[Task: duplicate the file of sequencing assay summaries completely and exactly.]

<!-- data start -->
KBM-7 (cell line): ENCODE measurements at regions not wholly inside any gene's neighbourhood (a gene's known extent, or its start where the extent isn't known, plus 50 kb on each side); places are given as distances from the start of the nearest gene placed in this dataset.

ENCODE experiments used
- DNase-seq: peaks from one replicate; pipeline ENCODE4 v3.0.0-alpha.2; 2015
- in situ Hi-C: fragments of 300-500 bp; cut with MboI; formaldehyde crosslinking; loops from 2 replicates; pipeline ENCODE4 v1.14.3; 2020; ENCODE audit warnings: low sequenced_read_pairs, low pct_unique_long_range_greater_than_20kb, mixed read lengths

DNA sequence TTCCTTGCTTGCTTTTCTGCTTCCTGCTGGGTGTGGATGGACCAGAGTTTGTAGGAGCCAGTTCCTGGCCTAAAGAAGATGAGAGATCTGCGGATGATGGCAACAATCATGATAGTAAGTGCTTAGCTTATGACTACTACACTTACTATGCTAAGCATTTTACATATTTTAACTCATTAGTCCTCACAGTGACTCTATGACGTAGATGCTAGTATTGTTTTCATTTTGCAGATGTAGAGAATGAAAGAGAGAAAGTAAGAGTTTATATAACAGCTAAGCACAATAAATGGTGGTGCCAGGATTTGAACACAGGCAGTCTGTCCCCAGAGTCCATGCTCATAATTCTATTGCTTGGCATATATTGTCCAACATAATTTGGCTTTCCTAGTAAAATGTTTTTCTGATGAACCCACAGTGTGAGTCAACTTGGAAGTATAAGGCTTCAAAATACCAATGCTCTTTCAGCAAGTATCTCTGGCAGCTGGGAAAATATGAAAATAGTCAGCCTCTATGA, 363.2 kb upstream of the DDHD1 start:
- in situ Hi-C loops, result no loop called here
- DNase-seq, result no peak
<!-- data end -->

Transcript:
KBM-7 (cell line): ENCODE measurements at regions not wholly inside any gene's neighbourhood (a gene's known extent, or its start where the extent isn't known, plus 50 kb on each side); places are given as distances from the start of the nearest gene placed in this dataset.

ENCODE experiments used
- DNase-seq: peaks from one replicate; pipeline ENCODE4 v3.0.0-alpha.2; 2015
- in situ Hi-C: fragments of 300-500 bp; cut with MboI; formaldehyde crosslinking; loops from 2 replicates; pipeline ENCODE4 v1.14.3; 2020; ENCODE audit warnings: low sequenced_read_pairs, low pct_unique_long_range_greater_than_20kb, mixed read lengths

DNA sequence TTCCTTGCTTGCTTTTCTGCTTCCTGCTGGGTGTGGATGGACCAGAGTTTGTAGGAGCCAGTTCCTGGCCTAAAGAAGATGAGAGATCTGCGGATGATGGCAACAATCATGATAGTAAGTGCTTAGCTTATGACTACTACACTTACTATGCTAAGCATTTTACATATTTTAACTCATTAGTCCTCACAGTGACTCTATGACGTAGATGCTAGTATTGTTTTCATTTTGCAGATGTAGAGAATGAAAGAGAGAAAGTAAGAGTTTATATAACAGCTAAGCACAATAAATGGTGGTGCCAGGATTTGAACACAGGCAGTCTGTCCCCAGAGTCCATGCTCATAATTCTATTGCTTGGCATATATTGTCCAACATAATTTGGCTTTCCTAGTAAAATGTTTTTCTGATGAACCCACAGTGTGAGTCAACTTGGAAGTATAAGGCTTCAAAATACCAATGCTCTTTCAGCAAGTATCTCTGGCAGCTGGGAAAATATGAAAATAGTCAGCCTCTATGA, 363.2 kb upstream of the DDHD1 start:
- in situ Hi-C loops, result no loop called here
- DNase-seq, result no peak